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Judge Tahaliyani Has A Sense Of Humour

Mumbai court Special Judge M L Tahaliyani kept the courtroom in splits with his witty one-liners and often scathing remarks to those who were out of line, reports Mirror. Madan Laxmandas Tahaliyani  has a knack
PTI May 03, 2010 12:06 IST
PTI
Mumbai court Special Judge M L Tahaliyani kept the courtroom in splits with his witty one-liners and often scathing remarks to those who were out of line, reports Mirror.

Madan Laxmandas Tahaliyani  has a knack for one-liners.

Sample this – defence lawyer K P Pawar is arguing that Qasab is a ‘poor, rural, illiterate boy'. The lawyer is quoting extensively from some famous plays to prove his point.

After hearing patiently to Pawar's long-winding argument peppered with some purple prose, Judge Madan Laxmandas Tahaliyani loses patience and says: “Haa suddha naatak aahe ki vaastavik aahe?” (Is this [the arguments] too a play or is this for real)..  Everyone in the court bursts out laughing.

 While Judge Tahaliyani, as this little piece from the court proceedings demonstrates, is not averse to infusing some humour into court proceedings, his focus has always been on speeding up the trial while making sure every speck of evidence is taken into account and analysed.

For each of the 271 working days that he presided over the trial, not once did Special Judge Madan Laxmandas Tahaliyani let anything come in the way of his endeavour to bring the trial to a close as quickly as possible.  

Not surprisingly then, for close to nine hours on Sunday - the day before the D-Day - the judge scoured through his magnum opus at the special court, housed inside the Arthur Road jail premises, to cross-check the facts and to make sure the several hundred pages of the verdict were all comma perfect.

Having first taken to the dais 23 years back when he took charge as a magistrate at the Bandra Metropolitan Court in 1987, Tahaliyani has garnered excellent legal acumen by dealing with a number of criminal cases before being entrusted with a trial that the entire world is watching.  

Appointed as an assistant sessions judge in 1997, Tahaliyani soon became an additional sessions judge at the City Civil and Sessions Court. He was later made a special judge to deal with CBI cases.

Originally from Maharashtra's Gondia district, Tahaliyani studied law in Nagpur. He did a short stint as registrar (inspection) at the Bombay High Court before being appointed last January as the 26/11 trial judge. While the importance of the trial he is currently presiding over is enormous, Tahaliyani has handled a slew of high-profile trials in the past, including that of music baron Gulshan Kumar's murder.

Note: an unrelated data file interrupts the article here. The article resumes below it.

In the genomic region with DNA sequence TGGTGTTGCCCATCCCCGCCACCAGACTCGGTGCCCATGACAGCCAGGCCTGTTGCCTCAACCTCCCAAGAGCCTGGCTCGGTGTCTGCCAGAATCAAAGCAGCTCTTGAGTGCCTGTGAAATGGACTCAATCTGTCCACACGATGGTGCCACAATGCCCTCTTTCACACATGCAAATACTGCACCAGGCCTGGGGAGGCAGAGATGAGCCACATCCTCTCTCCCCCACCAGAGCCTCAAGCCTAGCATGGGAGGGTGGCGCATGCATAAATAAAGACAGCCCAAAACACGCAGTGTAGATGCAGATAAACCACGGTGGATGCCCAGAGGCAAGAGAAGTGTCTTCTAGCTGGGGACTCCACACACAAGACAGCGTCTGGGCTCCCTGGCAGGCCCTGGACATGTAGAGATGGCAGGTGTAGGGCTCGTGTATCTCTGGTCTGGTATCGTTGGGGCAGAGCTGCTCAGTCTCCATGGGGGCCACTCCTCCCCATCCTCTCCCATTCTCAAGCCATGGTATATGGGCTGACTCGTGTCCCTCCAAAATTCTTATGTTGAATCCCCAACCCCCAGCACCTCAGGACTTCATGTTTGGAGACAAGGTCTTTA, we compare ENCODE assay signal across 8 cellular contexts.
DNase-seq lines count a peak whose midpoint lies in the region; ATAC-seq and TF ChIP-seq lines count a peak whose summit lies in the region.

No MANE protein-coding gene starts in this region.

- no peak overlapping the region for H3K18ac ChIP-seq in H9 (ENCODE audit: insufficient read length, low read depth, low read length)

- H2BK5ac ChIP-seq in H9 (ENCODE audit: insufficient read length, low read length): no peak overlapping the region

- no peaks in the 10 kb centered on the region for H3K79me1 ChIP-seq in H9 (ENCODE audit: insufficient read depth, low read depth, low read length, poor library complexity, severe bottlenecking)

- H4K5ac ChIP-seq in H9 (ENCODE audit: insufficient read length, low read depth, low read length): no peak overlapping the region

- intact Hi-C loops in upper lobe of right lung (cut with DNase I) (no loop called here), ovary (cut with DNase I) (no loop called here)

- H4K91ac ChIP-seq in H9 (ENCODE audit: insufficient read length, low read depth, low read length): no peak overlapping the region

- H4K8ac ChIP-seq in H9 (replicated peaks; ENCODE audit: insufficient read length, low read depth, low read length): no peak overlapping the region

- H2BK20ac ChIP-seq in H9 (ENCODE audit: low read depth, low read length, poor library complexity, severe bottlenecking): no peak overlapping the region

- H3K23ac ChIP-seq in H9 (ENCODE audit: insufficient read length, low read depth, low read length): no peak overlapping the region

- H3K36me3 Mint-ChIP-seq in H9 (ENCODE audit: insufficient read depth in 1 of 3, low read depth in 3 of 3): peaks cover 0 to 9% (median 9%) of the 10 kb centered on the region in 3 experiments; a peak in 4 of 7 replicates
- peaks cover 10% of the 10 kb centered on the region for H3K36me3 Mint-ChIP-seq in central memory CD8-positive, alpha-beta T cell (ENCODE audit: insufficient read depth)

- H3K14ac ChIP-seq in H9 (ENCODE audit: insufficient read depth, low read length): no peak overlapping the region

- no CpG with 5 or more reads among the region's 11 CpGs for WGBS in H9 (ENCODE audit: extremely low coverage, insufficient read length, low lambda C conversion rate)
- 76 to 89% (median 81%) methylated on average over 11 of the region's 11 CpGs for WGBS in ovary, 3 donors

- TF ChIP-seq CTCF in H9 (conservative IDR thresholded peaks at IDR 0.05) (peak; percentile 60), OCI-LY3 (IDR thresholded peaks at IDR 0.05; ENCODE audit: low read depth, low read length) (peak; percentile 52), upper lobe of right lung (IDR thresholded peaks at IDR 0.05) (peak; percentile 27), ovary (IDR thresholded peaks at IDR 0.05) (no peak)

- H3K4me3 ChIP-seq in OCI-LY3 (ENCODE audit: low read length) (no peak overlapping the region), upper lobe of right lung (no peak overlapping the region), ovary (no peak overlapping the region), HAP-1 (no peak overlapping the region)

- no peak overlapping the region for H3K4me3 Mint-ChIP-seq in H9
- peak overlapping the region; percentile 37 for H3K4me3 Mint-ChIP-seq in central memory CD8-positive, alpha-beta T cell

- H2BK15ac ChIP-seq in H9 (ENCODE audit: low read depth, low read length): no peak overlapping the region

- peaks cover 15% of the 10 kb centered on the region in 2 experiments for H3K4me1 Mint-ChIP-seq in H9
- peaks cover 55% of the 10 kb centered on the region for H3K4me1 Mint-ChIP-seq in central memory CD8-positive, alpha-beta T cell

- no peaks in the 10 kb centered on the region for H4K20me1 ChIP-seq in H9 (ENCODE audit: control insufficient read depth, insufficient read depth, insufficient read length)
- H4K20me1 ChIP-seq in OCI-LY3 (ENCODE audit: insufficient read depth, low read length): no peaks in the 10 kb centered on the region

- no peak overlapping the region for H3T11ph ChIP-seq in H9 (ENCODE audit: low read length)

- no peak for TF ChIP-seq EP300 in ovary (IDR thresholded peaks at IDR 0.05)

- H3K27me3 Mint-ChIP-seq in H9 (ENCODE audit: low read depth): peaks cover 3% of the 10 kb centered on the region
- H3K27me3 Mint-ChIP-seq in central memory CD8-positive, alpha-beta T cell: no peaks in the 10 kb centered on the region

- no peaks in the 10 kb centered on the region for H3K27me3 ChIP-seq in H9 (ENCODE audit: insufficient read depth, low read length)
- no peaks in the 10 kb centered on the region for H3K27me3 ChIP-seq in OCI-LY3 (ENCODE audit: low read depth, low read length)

Employing a blend of professionalism and wit, the judge has held together the 26/11 trial with a rare dignity. While he would crack the whip when somebody ran afoul, he would also lighten up a hard day's work with his hilarious one-liners.Here's another example: One day as the court was in session Qasab began rubbing his eyes vigorously. The judge asked him what the matter was.  

Qasab complained that some dust accumulated on the wooden bars of his dock was flying into his eyes. “Achcha, toh ab tumhe yahaan hum five-star jaise facility denge? Kisike aankhon main dhool nahi jaa raha hai, sirf yeh janaab ke aankhon main jaa raha hai. Baith jaao ab.” (So, now you want us to provide five-star comforts here. Nobody else is complaining of dust, but you have a problem. Please sit down)

Bespectacled and of slight build, the judge belies his appearance by admonishing lawyers, policemen and his staff if they fail to follow his instructions.  

Witnesses who speak vaguely or fumble during their testimonies – especially policemen – invite his wrath in an instant. So does Qasab if he doesn't behave himself.  

From being reprimanded for laughing and making faces during the proceedings to being pulled up and given an earful for making ridiculous complaints, Qasab has been at the receiving end of Tahaliyani's disciplining lessons.

In fact, except during recording Qasab's ‘plea of guilt' and his final statement, Tahaliyani never allowed Qasab to take the trial for granted and shut him up just when he would begin to cut loose.  

“Chalo, ab baith jaao. Baat karne ka chance mila, toh shuru ho jaate ho,” the judge would frequently tell him. But Tahaliyani also showed his considerateness towards the accused by routinely enquiring about his health and allowing him to take medication or rest when required. Suggesting routine medicines to his staff for minor ailments is as much a pleasure for the judge as is his joy of gardening in his spare time.

Tahaliyani is as much a stickler for discipline as for hygiene and tidiness. He refuses to pardon frivolous arguments or any loud banter in the courtroom, just as he ensures the air fresheners and the dusting mops are put to work.

Even his chamber in the courtroom is always spic and span. The deafening silence in his chamber, broken only by the hum of air-conditioners, seems like an appropriate setting to study, assess, analyse the humungous body of evidence and decide on the fate of arguably the most hated person living in India today.